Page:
Total bus ridership of all the bus lines that exist out there (189, 187, 186, 86, 430, 182, 183) is like 22K riders per day – and a lot of that is probably local ridership in Tétreaultville feeding into the Green line, which won’t be affected by the REM. It’s kind of bizarre that the PM draws a line of the map and everybody rushes to build this line.

                Anyway, it appears they later added that second Northern branch to the REM to capture a bunch of ridership and get a metro out to a bunch more people, which makes the proposal as a whole make a bit more sense.

                Still, it’s a pretty wonky way of building transit for the next 50 years: PM wants to reward his own voters, pension fund adds a second branch to make this more economically viable together with the giant piles of subsidies that will get shoveled into this.

              • Chris 09:26 on 2021-04-08 Permalink

                >Love them or hate them, the Liberals still needed to listen to Montreal because they needed their votes.

                Alternatively, the Liberals *don’t* need to listen to Montreal because it always votes Liberal no matter what they do.

            • Kate 08:34 on 2021-04-07 Permalink | Reply  

              A man has quit his job at the CDN-NDG borough, but the question here is: who sent his resignation letter to CTV and for what political advantage?

              • SMD 08:58 on 2021-04-07 Permalink

                And to The Gazette, too.

              • Kevin 09:45 on 2021-04-07 Permalink

              • Kate 10:54 on 2021-04-07 Permalink

                So this guy didn’t just quit his job, he made sure everyone knew about it?

                A reader of my twitter feed responded to my headline “Worker quits CDN‑NDG borough, citing problems” with “Maybe the city councillor who calls him “Super Chad”?” (The fellow in question is called Chad Walcott.)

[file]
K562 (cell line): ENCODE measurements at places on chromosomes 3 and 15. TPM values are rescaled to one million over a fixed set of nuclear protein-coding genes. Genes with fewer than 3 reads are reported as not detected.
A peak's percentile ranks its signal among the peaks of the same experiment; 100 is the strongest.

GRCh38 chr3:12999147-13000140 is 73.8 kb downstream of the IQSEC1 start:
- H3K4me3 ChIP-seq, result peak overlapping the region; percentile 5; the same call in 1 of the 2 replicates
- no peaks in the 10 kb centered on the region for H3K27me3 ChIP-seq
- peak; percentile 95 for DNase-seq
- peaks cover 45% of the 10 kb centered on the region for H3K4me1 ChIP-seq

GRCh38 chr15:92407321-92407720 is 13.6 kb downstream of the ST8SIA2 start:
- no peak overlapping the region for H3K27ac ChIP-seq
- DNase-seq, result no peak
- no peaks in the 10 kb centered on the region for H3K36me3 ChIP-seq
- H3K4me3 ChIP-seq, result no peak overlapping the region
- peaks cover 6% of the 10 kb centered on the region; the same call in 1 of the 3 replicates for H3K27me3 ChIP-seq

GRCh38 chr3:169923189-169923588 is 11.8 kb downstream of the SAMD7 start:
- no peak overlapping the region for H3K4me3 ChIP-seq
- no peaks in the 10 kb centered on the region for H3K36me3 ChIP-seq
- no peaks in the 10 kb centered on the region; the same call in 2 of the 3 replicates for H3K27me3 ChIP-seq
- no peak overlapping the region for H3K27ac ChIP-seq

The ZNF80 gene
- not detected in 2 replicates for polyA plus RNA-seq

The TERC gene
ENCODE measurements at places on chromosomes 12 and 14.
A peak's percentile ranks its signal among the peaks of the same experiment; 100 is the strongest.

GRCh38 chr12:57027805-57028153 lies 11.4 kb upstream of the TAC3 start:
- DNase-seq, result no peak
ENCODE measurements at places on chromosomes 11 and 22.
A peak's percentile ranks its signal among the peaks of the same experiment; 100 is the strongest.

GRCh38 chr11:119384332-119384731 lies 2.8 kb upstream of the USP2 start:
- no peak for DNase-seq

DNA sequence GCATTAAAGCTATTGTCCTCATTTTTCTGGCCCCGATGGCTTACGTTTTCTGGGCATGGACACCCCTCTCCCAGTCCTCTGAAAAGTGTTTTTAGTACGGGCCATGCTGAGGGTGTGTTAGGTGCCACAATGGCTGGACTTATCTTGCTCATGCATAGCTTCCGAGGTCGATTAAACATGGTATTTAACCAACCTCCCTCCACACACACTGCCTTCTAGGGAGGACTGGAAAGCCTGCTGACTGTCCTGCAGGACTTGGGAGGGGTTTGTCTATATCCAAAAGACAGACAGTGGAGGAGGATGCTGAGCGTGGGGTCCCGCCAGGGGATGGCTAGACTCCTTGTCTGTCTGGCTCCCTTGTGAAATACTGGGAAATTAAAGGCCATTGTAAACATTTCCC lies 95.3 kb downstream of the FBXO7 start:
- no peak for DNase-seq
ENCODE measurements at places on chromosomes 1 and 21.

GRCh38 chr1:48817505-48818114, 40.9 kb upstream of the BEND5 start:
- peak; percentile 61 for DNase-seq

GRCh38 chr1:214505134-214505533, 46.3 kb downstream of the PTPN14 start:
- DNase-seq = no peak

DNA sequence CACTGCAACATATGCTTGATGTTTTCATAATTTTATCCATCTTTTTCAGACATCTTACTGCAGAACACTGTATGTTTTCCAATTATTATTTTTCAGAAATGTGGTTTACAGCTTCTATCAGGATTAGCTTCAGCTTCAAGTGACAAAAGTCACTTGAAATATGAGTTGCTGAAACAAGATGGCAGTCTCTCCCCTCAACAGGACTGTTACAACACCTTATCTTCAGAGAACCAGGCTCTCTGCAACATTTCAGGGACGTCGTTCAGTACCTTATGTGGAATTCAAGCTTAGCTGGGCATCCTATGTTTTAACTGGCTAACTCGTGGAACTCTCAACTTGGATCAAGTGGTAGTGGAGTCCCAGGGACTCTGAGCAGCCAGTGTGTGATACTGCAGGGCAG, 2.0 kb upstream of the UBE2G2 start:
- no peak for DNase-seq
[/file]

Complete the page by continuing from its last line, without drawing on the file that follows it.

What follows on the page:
I’ll bet if we knew all the details, this CDN-NDG borough hassling would turn out to be the most petty office squabble in the world.

                (Although I do recognize that office squabbles can be very oppressive, and loom very large, if you’re in the middle of them and they affect your livelihood.)

              • dwgs 11:32 on 2021-04-07 Permalink

                Blow it up and start again. All the politicians, the civil servants, les cols bleus, the whole damn borough.

              • Kevin 12:18 on 2021-04-07 Permalink

                I know a guy who knows a guy, (no names) and it looks like it came from someone else, not the guy who quit.

              • John B 20:21 on 2021-04-07 Permalink

                Hmm, a resignation letter addressed to the guy at the middle of the whole Sue Montgomery/NDG scandal, which happens to completely support his claims, gets leaked to the media? I wonder who could have possibly leaked it.

              • YUL514 08:48 on 2021-04-08 Permalink

                The borough is in disarray, Walcott was asking for requests to be written to him by Montgomery and Harris, a totally acceptable request. I had given Montgomery the benefit of the doubt in the past but clearly there’s a battle between elected officials and the borough employees. At the end of the day the citizens pay the price.

                We can theorize all we want with what is going on but we’ll never know the real story. I’m sure Sue is trying to make things run better at the borough but it seems like it has gotten to the point where she has taken up some serious personal vendettas which have not allowed her to properly do what she was elected for.

            • Kate 08:26 on 2021-04-07 Permalink | Reply  

              Police aren’t certain yet whether the indigenous man found dead on Sunday was a homicide victim. Brian Vollant was in Montreal for a medical procedure and could have died from complications – or he could have been attacked.